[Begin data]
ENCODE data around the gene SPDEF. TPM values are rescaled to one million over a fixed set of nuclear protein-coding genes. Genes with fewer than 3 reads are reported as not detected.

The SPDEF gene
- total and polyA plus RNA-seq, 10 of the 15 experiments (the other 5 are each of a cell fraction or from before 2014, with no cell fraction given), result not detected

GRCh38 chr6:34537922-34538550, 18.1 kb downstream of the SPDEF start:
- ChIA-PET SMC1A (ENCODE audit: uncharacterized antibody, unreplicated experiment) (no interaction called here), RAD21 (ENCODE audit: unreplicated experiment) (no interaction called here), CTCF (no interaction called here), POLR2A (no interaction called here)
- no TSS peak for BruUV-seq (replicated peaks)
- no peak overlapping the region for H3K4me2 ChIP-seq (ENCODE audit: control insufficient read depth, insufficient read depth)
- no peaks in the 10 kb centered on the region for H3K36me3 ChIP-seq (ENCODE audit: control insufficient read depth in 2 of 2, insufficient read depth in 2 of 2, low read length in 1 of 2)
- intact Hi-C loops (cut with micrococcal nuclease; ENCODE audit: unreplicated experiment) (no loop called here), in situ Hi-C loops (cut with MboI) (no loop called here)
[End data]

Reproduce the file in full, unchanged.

ENCODE data around the gene SPDEF. TPM values are rescaled to one million over a fixed set of nuclear protein-coding genes. Genes with fewer than 3 reads are reported as not detected.

The SPDEF gene
- total and polyA plus RNA-seq, 10 of the 15 experiments (the other 5 are each of a cell fraction or from before 2014, with no cell fraction given), result not detected

GRCh38 chr6:34537922-34538550, 18.1 kb downstream of the SPDEF start:
- ChIA-PET SMC1A (ENCODE audit: uncharacterized antibody, unreplicated experiment) (no interaction called here), RAD21 (ENCODE audit: unreplicated experiment) (no interaction called here), CTCF (no interaction called here), POLR2A (no interaction called here)
- no TSS peak for BruUV-seq (replicated peaks)
- no peak overlapping the region for H3K4me2 ChIP-seq (ENCODE audit: control insufficient read depth, insufficient read depth)
- no peaks in the 10 kb centered on the region for H3K36me3 ChIP-seq (ENCODE audit: control insufficient read depth in 2 of 2, insufficient read depth in 2 of 2, low read length in 1 of 2)
- intact Hi-C loops (cut with micrococcal nuclease; ENCODE audit: unreplicated experiment) (no loop called here), in situ Hi-C loops (cut with MboI) (no loop called here)